THE COUCH SLOUCH

NFL expansion is too big to fail

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In a clandestine meeting at a Doubletree by Hilton conference room in Grand Rapids, Mich., in late March 1987, Pete Rozelle, Paul Tagliabue and Roger Goodell secretly hatched a plan for worldwide, around-the-clock NFL expansion, according to multiple sources at or near the gathering who are unauthorized to speak publicly about the undertaking because they might not even know what they're talking about.

And, from all indications, this covert NFL manifesto is now in its final stages.

Here is what the NFL is considering for as early as the 2021 season, according to a report from cbssports.com's Jason La Canfora:

-- Add a 17th game to the regular season and a second bye week.

-- Additional game for each team would be played out-of-market.

-- Out-of-market games every week internationally or in U.S. cities without an NFL team.

-- Add a wild-card playoff game in each conference.

-- Move the Super Bowl to end of February.

Impressively, the NFL is considering doing all of this in the face of growing science about neurological damage to its players and growing resistance from parents to allow their kids to play football.

Then again, the NFL still retains a pervasive hold on much of the sporting public. Heck, the NFL could've sold DirecTV Sunday ticket packages to passengers on the Titanic.

Although the NFL has not added a team since the Houston Texans became its 32nd franchise in 2002, the league has continued to expand in other ways, including scheduling games as many as four days a week and playing multiple games annually in England and Mexico.

Frankly, I believe the NFL should stop its tippy-toe crawl toward global domination and rather stomp its feet en route to replicating the early-20th-century British Empire.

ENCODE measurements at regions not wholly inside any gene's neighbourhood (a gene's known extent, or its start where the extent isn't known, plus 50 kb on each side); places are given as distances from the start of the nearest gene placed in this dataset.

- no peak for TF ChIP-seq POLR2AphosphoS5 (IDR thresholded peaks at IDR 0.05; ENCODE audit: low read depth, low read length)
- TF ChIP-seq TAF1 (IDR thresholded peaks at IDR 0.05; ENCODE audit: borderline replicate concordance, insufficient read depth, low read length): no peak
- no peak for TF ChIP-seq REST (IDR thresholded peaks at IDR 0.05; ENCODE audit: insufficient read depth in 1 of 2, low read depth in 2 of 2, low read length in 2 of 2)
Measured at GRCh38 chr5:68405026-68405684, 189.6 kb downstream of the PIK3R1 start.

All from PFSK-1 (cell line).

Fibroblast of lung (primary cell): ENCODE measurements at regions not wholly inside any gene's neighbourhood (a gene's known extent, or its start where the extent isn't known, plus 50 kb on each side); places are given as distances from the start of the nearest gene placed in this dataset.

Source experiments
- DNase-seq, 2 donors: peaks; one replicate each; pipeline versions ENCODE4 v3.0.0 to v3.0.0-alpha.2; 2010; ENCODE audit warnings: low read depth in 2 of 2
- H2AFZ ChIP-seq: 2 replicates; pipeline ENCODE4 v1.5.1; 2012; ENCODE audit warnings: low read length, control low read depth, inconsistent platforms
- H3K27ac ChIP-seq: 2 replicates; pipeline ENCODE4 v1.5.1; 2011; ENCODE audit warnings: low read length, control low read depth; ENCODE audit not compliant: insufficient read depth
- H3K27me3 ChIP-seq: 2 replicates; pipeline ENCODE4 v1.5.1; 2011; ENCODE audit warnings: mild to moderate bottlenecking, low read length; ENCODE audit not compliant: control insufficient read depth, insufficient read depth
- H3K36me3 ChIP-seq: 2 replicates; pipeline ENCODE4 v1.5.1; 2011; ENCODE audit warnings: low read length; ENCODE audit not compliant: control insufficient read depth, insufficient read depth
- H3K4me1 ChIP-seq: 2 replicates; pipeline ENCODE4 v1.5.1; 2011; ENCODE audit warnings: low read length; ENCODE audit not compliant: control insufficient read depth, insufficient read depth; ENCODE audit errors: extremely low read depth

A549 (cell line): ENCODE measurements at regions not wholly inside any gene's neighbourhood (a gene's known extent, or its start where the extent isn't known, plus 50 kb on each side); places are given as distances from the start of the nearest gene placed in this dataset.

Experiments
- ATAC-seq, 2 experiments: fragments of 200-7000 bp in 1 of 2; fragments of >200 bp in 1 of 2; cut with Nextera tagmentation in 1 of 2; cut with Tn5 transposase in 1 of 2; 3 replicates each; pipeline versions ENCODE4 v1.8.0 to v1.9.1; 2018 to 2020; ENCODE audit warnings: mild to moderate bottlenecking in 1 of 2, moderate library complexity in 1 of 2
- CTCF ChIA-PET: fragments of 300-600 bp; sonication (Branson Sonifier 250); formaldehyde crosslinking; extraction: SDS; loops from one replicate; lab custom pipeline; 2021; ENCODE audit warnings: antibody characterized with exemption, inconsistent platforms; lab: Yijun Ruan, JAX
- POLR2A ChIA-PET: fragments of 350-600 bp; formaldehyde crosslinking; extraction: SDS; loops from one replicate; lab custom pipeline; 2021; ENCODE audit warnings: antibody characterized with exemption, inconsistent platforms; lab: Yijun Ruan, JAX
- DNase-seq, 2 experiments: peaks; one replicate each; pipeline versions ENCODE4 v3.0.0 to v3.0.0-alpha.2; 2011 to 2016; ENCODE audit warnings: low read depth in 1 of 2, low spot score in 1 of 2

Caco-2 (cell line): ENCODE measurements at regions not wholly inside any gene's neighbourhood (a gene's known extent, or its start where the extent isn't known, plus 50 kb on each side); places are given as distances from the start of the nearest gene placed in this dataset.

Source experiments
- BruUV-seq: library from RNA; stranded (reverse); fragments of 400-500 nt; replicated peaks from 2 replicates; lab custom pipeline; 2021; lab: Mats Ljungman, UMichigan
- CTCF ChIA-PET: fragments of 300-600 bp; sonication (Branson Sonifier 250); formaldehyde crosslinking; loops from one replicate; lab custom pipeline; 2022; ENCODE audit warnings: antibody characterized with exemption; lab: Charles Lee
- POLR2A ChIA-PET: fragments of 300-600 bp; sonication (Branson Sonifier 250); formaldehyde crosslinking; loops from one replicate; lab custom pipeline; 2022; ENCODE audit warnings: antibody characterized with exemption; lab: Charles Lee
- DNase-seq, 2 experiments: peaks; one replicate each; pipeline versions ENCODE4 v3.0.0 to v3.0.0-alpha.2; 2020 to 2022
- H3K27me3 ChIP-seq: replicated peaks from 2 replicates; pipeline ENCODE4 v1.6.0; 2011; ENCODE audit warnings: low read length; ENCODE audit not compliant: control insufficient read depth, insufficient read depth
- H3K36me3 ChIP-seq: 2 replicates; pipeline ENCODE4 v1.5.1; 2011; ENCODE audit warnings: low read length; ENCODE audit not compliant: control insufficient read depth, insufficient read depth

My NFL plan is bolder, brasher and more in line with Jerry Jones' wildest, non-Jason Garrett hopes:

-- A 32-game regular-season schedule.

-- Expand to 48 teams.

-- Back legislation to literally change the calendar to better oblige NFL scheduling needs.

Let's start with this 17th game the league is pondering. One more game? What's that? Reminds me of the U.S. Postal Service upping postage two or three cents at a time. JUST GO FOR IT; double the length of the season, for goodness sakes. More replays! More comebacks! More records! More injuries!

I mean, if they had already done this, Matthew Stafford could've made it to 100,000 passing yards by now without ever winning a playoff game.

By growing to 48 franchises, the NFL can put teams in London, Mexico City, Moscow, Hong Kong, Montreal, Pyongyang, San Antonio, Anchorage, San Diego, Kenosha, Wis., Tunica, Miss., Trinidad and Tobago, Paris (France), Paris (Texas) and Monowi, Neb.

I'd also contemplate taking the Jaguars out of Jacksonville, because nobody ever goes to Jacksonville unless they are already in Jacksonville.

To accommodate this bloated enterprise – and allow the NFL to better command the nation's TV programming – the key would be to replace the seven-day, 52-week year with a six-day, 60-week year.*

(* If you give Donald Trump a team while he is still in the White House – Eric can run it – he will back this calendar change with or without congressional approval.)

Just get rid of Tuesdays – Tuesdays are for losers – and then the NFL could broadcast games on Sundays, Mondays, Thursdays, Fridays and Saturdays; this would leave Wednesdays for ESPN to run an all-day NFL studio bonanza blowout in which 24 of its talking heads debate Stephen A. Smith one hour at a time on various league topics.

Sure, some snowflakes likely will whine about player safety concerns over a nearly year-round season. Not a problem. Through a unique fan promotion that will ensure sellouts every week, if the last available player on the home-team roster gets hurt, one eligible season ticket holder's name will be pulled from a hat and play the rest of the game!

And with in-game betting apps on the horizon, this means you'll be able to watch, gamble on and even play in an NFL game all for the price of a ticket. Wow.

Ask The Slouch

Q. Can you explain to a 78-year-old man the rationale of a player celebrating a touchdown by impersonating a dog peeing? (Joseph Dreyer; La Porte, Tex.)

A. What, you'd prefer he impersonate a dog pooping?

Q. Do NFL players really pin their ears back? (Mark Cohen; Gibsonia, Pa.)